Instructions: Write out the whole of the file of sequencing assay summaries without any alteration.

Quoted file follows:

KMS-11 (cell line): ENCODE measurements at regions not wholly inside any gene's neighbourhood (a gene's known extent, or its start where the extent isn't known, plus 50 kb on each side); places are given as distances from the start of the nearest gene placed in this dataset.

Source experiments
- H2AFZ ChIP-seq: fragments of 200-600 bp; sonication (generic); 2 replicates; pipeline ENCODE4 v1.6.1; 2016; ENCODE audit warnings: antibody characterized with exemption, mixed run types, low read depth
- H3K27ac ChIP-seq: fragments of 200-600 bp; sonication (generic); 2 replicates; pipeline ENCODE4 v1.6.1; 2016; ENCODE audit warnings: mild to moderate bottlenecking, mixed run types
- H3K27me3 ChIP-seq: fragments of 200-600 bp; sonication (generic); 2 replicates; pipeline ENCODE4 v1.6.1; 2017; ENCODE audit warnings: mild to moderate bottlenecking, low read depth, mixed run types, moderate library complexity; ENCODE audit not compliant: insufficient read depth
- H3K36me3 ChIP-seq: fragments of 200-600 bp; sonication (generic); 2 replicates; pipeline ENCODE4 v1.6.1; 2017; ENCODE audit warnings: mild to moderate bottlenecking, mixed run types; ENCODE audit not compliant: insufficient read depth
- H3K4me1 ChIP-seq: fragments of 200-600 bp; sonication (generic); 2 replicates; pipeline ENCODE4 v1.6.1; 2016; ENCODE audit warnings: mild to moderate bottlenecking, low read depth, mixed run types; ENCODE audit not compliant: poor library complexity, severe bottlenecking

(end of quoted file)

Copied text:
KMS-11 (cell line): ENCODE measurements at regions not wholly inside any gene's neighbourhood (a gene's known extent, or its start where the extent isn't known, plus 50 kb on each side); places are given as distances from the start of the nearest gene placed in this dataset.

Source experiments
- H2AFZ ChIP-seq: fragments of 200-600 bp; sonication (generic); 2 replicates; pipeline ENCODE4 v1.6.1; 2016; ENCODE audit warnings: antibody characterized with exemption, mixed run types, low read depth
- H3K27ac ChIP-seq: fragments of 200-600 bp; sonication (generic); 2 replicates; pipeline ENCODE4 v1.6.1; 2016; ENCODE audit warnings: mild to moderate bottlenecking, mixed run types
- H3K27me3 ChIP-seq: fragments of 200-600 bp; sonication (generic); 2 replicates; pipeline ENCODE4 v1.6.1; 2017; ENCODE audit warnings: mild to moderate bottlenecking, low read depth, mixed run types, moderate library complexity; ENCODE audit not compliant: insufficient read depth
- H3K36me3 ChIP-seq: fragments of 200-600 bp; sonication (generic); 2 replicates; pipeline ENCODE4 v1.6.1; 2017; ENCODE audit warnings: mild to moderate bottlenecking, mixed run types; ENCODE audit not compliant: insufficient read depth
- H3K4me1 ChIP-seq: fragments of 200-600 bp; sonication (generic); 2 replicates; pipeline ENCODE4 v1.6.1; 2016; ENCODE audit warnings: mild to moderate bottlenecking, low read depth, mixed run types; ENCODE audit not compliant: poor library complexity, severe bottlenecking